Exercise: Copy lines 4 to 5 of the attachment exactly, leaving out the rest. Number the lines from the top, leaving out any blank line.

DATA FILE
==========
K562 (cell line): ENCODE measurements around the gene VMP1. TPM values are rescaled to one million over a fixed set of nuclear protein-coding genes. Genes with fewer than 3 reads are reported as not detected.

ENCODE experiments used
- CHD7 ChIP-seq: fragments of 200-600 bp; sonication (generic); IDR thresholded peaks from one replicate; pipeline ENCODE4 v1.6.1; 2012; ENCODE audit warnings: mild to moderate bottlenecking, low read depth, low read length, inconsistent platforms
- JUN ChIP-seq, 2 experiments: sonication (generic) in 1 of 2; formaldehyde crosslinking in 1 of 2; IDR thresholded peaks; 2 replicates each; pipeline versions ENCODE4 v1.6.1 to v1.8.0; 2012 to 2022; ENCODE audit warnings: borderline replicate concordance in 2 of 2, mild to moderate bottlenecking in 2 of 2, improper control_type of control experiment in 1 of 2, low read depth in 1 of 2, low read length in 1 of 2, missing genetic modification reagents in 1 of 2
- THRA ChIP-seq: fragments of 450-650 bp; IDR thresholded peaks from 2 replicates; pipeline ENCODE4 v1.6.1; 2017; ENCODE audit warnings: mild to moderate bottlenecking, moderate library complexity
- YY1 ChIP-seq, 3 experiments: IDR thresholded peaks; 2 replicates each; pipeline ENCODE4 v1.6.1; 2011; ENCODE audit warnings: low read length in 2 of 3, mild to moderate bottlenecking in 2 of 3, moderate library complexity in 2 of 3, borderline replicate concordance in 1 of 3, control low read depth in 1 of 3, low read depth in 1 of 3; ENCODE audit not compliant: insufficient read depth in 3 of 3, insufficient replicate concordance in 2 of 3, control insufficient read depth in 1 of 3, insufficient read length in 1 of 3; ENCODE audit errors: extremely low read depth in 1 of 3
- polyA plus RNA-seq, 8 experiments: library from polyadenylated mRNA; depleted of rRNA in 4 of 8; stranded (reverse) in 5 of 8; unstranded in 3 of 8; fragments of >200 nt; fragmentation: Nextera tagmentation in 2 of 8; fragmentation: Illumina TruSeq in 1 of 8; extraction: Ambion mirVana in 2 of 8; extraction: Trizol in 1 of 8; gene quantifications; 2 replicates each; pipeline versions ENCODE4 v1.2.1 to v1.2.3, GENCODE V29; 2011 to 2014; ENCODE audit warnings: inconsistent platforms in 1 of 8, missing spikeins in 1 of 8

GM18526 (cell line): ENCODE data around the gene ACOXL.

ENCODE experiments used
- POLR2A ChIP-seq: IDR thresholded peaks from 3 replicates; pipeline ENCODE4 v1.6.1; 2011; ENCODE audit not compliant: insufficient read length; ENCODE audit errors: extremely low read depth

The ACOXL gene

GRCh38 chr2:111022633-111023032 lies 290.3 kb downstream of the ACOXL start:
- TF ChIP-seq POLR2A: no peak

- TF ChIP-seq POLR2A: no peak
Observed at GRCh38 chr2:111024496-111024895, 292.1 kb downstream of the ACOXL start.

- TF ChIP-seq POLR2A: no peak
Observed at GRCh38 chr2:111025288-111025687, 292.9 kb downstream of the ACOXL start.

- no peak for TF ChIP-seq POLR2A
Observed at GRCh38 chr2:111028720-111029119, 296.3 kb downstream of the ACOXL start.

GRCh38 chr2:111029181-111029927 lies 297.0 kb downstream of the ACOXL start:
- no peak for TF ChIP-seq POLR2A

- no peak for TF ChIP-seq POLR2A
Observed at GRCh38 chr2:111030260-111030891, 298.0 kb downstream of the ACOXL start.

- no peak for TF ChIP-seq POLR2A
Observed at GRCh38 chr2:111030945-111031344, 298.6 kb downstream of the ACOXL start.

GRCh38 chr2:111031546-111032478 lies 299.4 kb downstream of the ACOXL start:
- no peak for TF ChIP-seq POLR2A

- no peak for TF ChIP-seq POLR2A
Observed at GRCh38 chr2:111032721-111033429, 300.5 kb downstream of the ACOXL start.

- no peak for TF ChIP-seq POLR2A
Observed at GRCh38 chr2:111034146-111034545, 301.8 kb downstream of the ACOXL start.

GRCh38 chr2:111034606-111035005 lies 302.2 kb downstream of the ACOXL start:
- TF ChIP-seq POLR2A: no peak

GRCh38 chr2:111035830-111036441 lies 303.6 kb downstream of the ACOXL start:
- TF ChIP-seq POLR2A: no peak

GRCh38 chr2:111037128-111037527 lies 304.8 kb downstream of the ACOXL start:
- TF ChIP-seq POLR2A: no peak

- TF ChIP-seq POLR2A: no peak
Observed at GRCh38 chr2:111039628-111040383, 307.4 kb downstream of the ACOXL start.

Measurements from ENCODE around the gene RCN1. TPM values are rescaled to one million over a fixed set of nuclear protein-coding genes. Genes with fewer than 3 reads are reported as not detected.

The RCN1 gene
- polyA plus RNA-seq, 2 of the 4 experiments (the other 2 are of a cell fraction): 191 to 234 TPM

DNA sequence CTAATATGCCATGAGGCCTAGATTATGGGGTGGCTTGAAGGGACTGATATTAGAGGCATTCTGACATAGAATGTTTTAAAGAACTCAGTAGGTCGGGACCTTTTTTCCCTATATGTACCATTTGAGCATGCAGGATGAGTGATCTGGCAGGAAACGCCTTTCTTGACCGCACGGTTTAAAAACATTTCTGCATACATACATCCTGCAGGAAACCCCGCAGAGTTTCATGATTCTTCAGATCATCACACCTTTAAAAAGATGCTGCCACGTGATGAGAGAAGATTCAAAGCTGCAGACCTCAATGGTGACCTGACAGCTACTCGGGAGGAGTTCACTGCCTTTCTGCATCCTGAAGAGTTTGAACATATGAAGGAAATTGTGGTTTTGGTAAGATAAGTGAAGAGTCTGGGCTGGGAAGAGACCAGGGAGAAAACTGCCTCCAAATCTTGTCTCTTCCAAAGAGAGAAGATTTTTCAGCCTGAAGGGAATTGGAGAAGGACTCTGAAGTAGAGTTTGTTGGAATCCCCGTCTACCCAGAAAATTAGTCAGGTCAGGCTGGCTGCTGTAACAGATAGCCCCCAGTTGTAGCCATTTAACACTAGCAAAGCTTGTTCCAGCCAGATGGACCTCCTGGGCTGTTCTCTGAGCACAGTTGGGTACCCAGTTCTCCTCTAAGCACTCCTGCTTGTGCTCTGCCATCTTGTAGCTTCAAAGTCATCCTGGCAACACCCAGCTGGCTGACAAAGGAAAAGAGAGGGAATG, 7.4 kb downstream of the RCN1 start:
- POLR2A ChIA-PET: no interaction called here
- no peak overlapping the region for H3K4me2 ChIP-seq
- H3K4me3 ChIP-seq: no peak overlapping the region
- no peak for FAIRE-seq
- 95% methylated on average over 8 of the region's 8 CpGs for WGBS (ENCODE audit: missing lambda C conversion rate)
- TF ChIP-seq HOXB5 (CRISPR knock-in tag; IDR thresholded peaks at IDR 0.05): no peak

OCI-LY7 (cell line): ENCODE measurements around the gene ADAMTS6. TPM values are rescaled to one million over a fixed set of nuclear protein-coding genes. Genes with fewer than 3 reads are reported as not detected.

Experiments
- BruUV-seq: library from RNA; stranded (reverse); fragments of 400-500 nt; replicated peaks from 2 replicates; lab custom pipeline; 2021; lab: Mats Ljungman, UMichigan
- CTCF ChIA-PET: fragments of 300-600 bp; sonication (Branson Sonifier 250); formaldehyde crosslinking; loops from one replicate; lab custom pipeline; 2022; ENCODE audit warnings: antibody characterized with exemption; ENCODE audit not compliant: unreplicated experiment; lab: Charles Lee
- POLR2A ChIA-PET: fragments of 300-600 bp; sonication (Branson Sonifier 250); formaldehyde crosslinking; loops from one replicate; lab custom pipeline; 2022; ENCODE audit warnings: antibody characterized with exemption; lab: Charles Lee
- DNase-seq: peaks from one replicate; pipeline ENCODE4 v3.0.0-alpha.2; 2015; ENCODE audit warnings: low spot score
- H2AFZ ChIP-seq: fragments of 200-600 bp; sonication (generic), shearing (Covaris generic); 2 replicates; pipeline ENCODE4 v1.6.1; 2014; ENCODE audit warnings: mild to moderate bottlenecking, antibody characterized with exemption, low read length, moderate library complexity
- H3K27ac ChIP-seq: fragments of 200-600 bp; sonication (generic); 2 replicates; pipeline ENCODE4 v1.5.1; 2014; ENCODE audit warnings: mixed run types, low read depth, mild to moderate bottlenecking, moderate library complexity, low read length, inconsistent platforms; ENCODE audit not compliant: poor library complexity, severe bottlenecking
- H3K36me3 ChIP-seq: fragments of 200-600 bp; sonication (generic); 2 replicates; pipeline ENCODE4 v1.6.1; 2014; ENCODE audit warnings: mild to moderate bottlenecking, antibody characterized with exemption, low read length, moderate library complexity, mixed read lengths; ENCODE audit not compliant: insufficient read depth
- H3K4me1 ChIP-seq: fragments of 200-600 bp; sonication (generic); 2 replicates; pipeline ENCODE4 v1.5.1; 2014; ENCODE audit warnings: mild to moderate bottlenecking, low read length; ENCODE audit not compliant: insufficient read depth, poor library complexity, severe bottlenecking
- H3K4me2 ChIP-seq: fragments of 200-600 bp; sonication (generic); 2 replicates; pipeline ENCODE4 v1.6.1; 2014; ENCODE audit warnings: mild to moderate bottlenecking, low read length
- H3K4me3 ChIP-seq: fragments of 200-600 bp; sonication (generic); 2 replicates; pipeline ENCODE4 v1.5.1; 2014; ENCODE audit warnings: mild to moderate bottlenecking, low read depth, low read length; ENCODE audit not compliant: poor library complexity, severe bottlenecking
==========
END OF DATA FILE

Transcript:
- JUN ChIP-seq, 2 experiments: sonication (generic) in 1 of 2; formaldehyde crosslinking in 1 of 2; IDR thresholded peaks; 2 replicates each; pipeline versions ENCODE4 v1.6.1 to v1.8.0; 2012 to 2022; ENCODE audit warnings: borderline replicate concordance in 2 of 2, mild to moderate bottlenecking in 2 of 2, improper control_type of control experiment in 1 of 2, low read depth in 1 of 2, low read length in 1 of 2, missing genetic modification reagents in 1 of 2
- THRA ChIP-seq: fragments of 450-650 bp; IDR thresholded peaks from 2 replicates; pipeline ENCODE4 v1.6.1; 2017; ENCODE audit warnings: mild to moderate bottlenecking, moderate library complexity